God's done a pretty poor job so far. I suggest we try to help ourselves.
 
 
+5 # Guest 2010-05-16 13:03
Absolutely correct Jim. As long as we continue to beg for God's help we'll keep right on doing what we've been doing. ALL armies believe God is on their side. Isn't it possible that God, whatever that turns out to be, is waiting, rather impatiently I would think, for humanity to stop praying for help, to get up off it's knees and accept responsibility for it's actions. We raise a child to surpass the sum total of what it's been taught in order to become a self-sufficient adult capable of taking care of themselves without having to phone home every five minutes for "guidance". Maybe it's time for people to give "God" a rest and start figuring out our own problems beginning with the notion that war is somehow inevitable, that God is on our side and that we're powerless to stop.
 
 
+2 # Guest 2010-05-16 13:06
Excellent article. I already posted a comment but here's one correction. Clark Gable was not a pilot. He was a waist gunner on a bomber for a short period of time. Rumor has it Hitler put a price on his head.
 
 
+1 # Guest 2010-05-17 16:23
An open letter to John Cory:
Like you, I am a vet. I worry that your Peace Day dream will be coopted rapidly. Hallmark Peace Day greeting cards; drink concessions at the picnics sponsored by Cokacola; Peace Day sell-a-thons at the local car dealers, etc. I worry that a Peace Day event will end up substituting for substance. What about the sharing of pictures of families and loved ones destroyed by our wars. Why not instead a day of mourning for all of the ravages of war...a day of atonement...a day for being mindful of the peaceful opportunities lost to collective violence. Why not a Memorial Day to remember all the victims of war and a day of prayer that we may aspire to the greatness we are capable of through peace. I urge you to consider the people who will celebrate peace day and then go about doing business as usual the day after. Yes, celebrate life but can we simply do so forgetting all of the life we've destroyed? Is it right to seek peace without seeking forgiveness?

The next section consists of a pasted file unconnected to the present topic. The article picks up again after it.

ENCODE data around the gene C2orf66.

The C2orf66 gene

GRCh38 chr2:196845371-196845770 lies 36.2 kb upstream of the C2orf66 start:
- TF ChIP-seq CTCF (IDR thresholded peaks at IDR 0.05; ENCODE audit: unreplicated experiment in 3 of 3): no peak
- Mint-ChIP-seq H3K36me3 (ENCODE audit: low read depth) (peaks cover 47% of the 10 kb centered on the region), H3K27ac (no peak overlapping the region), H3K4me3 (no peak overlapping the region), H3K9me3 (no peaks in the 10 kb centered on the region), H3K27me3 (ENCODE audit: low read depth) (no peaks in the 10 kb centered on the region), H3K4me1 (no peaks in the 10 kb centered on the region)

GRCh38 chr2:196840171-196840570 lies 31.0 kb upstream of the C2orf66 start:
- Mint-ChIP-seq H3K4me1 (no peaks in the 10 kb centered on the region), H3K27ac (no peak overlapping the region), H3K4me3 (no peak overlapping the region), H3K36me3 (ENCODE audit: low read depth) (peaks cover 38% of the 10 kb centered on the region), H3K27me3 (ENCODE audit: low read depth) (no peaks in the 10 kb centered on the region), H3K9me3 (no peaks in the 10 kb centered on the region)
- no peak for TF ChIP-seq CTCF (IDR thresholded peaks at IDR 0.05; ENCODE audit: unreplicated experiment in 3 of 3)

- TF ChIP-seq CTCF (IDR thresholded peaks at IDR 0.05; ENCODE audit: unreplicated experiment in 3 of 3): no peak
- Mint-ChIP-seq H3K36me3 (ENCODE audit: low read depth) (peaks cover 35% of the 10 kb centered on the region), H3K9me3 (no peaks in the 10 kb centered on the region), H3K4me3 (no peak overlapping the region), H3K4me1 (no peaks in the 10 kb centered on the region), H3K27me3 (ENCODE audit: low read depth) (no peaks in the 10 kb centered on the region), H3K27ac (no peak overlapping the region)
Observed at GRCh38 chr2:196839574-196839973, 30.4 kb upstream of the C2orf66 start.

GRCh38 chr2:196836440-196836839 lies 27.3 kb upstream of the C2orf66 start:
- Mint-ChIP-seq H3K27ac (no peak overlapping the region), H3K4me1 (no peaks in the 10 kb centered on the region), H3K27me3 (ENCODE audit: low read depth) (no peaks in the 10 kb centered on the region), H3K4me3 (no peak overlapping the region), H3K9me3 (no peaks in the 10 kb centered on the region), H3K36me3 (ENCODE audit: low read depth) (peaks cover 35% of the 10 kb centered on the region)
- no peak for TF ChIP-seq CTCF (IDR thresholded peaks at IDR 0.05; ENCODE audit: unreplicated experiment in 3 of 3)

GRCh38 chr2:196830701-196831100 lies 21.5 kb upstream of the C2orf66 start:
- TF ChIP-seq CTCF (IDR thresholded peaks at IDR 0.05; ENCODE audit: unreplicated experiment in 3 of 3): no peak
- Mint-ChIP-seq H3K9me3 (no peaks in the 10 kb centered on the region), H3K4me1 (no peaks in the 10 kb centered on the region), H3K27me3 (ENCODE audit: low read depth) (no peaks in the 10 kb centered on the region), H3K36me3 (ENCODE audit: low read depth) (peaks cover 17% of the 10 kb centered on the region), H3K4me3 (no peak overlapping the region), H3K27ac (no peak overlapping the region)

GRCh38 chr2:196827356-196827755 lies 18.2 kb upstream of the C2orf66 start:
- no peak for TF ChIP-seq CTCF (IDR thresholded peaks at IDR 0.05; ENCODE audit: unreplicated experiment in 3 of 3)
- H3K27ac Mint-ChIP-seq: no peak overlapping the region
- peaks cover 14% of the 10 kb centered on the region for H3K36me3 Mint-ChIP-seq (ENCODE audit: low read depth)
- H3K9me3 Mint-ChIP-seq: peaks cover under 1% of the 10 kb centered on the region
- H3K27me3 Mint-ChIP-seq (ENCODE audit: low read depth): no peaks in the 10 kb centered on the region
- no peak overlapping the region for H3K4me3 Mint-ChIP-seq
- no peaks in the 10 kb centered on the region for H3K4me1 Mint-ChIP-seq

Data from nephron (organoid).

+1 # Guest 2010-05-20 17:03
Hello John Cory,

I am deeply touched that you would reply to me directly. I am honored. You remind me of how steeped I have become in my own regrets. When it comes to mourning there never seems to be enough but ya' know? I need to shake this off before I become too set in my ways. Indeed, Peace Day greeting cards trumps caskets!

I am troubled that our victims are so easily forgotten, those we called enemies who were only defending their homeland as we would our own. However, this concern is eloquently addressed by celebrating and striving for peace, for isn't a respectful and considerate striving for brotherhood the essence of peace itself?

I can contribute time and energy to this purpose and I am beginning to realize that if I don't act on my appreciation for life, for peace, my grief will not end. We both survived for some greater purpose than to live in anguish, the kind so many of us vets have.

Ironic isn't it, that love can be so buried in pain. Well, where to begin?
 
 
+15 # Guest 2010-05-16 00:20
Boys love war. Just look at what video games they are playing. More women in powerful places - at least they think of the children.
 
 
+5 # Guest 2010-05-16 03:50
Quoting gen:
Boys love war. Just look at what video games they are playing. More women in powerful places - at least they think of the children.


Unfortunately, women in powerful places hasn't proved to be better than men, just more of the same, a different sex pursuing the same lust for power.